Homelessness is a crisis across downtown, our city and county, and it impacts all of us. Throughout our history, the Downtown Seattle Association has developed, supported and funded efforts to help the most vulnerable in our community. In 1980, DSA leaders established Seattle Housing Resources Group (now Bellwether Housing) to develop housing in and around downtown for low-income individuals. In 1999, DSA formed our second-chance employment program that helps those who are homeless or have been involved with the criminal justice system get a job as a cleaning ambassador. We’ve supported Seattle’s Low Income Housing Levy since its inception and helped lead the effort to double the levy in 2016.
Today, the scale of the homelessness emergency we face requires everyone to do more in order to provide for those who have the least among us. Together, we must increase low-income housing and expand effective programs to help our neighbors who are homeless, including individuals sleeping on the streets of downtown and those struggling with mental illness and substance-use disorder.
In 2018, DSA opposed legislation adopted by the Seattle City Council to tax jobs and led the effort to repeal the legislation. We opposed Seattle’s jobs tax for several reasons: it lacked a detailed spending and accountability plan; was to be levied only in Seattle — potentially putting our city at an economic disadvantage in the region; didn’t include investment in treatment, job training and shelter; and would have impacted low-margin companies and low-wage workers. Simply put, it was a rushed, risky, incomplete and unaccountable measure.
Since 2018, the city and county have taken important strides to create a new Regional Homelessness Authority to centralize the responsibility and accountability for reducing homelessness in our community.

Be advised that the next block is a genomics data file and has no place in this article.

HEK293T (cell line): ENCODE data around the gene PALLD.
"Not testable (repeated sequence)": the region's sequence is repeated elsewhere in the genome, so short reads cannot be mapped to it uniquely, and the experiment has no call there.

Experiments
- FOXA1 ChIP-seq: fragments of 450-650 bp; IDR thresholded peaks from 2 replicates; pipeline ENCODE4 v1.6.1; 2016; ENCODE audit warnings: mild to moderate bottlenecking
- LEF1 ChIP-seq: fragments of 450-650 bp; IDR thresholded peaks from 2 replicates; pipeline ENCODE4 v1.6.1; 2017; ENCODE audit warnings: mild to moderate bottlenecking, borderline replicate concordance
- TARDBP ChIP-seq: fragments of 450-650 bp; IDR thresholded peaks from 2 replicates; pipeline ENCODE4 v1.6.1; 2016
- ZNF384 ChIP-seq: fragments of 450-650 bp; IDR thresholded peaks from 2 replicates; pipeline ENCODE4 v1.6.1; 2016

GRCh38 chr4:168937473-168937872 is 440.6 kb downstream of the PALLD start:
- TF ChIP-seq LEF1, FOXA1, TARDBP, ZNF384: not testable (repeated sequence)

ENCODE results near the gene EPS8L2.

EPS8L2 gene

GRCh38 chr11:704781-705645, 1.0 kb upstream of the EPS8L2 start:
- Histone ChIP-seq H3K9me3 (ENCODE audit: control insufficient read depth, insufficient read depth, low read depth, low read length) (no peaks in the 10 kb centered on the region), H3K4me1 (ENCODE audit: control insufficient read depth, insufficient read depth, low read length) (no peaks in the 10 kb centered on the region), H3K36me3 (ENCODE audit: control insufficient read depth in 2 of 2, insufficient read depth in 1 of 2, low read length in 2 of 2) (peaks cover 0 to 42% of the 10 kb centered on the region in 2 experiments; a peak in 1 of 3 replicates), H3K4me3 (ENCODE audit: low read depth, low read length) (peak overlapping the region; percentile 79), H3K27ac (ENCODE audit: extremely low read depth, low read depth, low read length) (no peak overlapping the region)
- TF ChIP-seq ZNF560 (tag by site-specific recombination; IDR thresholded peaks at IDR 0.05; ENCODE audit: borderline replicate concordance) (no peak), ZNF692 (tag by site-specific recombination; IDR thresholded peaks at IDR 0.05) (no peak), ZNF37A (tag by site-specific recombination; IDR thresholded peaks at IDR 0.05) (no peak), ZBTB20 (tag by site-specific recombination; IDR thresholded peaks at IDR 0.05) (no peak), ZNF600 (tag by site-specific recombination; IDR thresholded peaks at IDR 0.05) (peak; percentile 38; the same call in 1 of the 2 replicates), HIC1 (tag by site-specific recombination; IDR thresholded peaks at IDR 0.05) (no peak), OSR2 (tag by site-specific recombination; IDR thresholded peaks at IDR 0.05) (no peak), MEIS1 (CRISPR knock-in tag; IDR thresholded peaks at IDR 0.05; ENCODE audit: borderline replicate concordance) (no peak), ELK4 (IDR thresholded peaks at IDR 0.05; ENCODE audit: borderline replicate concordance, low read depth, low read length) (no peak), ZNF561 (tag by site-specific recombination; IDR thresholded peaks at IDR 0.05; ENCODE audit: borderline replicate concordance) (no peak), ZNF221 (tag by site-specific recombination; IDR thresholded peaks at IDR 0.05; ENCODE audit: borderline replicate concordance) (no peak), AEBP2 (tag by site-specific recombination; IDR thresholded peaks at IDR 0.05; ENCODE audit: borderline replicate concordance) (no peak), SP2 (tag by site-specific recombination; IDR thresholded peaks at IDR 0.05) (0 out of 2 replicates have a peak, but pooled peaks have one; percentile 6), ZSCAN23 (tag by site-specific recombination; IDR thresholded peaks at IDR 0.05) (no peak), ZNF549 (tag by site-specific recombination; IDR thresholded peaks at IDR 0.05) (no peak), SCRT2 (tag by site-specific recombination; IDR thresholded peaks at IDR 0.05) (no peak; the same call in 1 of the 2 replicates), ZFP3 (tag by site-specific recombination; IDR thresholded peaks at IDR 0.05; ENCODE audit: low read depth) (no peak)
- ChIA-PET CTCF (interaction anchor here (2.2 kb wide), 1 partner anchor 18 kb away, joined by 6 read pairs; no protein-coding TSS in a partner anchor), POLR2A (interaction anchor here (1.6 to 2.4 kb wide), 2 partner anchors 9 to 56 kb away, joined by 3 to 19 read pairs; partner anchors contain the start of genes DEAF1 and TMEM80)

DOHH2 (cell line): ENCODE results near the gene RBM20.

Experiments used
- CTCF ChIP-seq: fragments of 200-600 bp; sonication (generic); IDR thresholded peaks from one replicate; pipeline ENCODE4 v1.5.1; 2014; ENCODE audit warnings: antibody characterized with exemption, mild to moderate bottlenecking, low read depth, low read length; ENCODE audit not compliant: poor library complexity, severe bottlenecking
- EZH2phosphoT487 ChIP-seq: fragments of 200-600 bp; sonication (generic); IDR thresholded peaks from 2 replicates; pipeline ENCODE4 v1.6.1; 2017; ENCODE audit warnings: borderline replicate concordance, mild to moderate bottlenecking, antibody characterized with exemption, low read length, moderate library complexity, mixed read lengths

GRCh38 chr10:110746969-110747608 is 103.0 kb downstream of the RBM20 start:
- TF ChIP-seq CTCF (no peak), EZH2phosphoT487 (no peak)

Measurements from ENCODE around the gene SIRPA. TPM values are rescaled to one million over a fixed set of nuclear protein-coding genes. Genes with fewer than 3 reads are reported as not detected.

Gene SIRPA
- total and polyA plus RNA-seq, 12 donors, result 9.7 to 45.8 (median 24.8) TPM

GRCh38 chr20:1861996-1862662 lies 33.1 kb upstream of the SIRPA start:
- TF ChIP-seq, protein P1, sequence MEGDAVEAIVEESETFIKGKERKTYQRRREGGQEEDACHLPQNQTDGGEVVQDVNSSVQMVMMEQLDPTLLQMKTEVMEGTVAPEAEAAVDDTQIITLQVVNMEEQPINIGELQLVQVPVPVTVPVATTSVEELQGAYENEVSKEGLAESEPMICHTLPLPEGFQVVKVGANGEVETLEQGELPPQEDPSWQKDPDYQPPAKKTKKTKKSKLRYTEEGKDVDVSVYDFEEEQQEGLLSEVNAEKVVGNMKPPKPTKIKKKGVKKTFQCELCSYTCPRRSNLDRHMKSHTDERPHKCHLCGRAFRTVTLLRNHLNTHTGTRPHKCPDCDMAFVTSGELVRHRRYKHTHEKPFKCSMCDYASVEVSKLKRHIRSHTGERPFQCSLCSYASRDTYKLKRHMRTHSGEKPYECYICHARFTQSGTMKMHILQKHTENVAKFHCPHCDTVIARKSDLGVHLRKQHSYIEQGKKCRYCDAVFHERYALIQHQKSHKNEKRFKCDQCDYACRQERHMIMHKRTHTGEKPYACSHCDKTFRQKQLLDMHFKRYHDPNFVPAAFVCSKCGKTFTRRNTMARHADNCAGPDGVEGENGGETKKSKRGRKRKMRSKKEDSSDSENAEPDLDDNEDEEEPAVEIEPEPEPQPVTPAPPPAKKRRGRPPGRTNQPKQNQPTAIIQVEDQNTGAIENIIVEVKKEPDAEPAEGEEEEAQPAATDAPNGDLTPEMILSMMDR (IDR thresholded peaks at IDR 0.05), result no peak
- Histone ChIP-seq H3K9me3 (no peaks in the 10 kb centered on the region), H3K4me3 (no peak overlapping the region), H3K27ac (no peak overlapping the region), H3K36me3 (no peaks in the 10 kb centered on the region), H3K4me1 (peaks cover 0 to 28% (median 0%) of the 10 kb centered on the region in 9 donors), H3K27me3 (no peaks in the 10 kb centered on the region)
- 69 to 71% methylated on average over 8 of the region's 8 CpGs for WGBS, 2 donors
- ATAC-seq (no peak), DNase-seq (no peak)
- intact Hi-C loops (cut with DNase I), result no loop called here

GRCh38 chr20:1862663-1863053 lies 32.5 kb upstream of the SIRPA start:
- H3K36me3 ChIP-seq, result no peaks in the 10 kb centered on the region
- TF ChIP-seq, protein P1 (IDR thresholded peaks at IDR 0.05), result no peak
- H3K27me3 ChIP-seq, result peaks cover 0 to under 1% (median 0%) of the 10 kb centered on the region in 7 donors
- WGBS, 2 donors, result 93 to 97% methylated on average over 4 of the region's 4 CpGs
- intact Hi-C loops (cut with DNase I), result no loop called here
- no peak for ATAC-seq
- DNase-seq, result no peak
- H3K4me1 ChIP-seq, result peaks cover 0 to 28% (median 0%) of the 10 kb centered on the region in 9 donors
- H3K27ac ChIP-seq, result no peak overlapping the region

At its meeting yesterday, DSA’s board of directors unanimously adopted principles to inform the development of a countywide homeless tax measure and investment strategy for 2020.
DSA enthusiastically supports a countywide tax and homelessness investment plan that meets set principles, including:
- The tax may be based on employment/payroll (not on total jobs) and include a progressive application and protection of small businesses, grocery businesses and lower/medium-wage employment
- In a county using this tax, similar local (city) taxes are preempted
- An annual spending plan be required, with oversight by The King County Regional Homelessness Authority
- Spending is restricted to permanent supportive housing, enhanced shelter, behavioral healthcare, job training and transition employment programs
- Programs must center the voice of the consumer (community members who have lived experience) and address race disparity by adopting anti-racist policies
- Semi-annual reporting be required, including progress on specific metrics
- All reports and audits are to be available to the public on the county website
The complete list of principles adopted by the DSA board can be found here.
The Washington State Legislature is currently considering a bill to authorize a King County tax measure to expand low-income housing, treatment and job training to reduce the number of people experiencing homelessness in our community. The details of the initial legislation were released yesterday.
We look forward to communicating our position and principles to local and state leaders today to help inform the development of a responsible and effective investment plan that reduces homelessness in downtown Seattle and across King County.
As always, I welcome your comments and questions.
President & CEO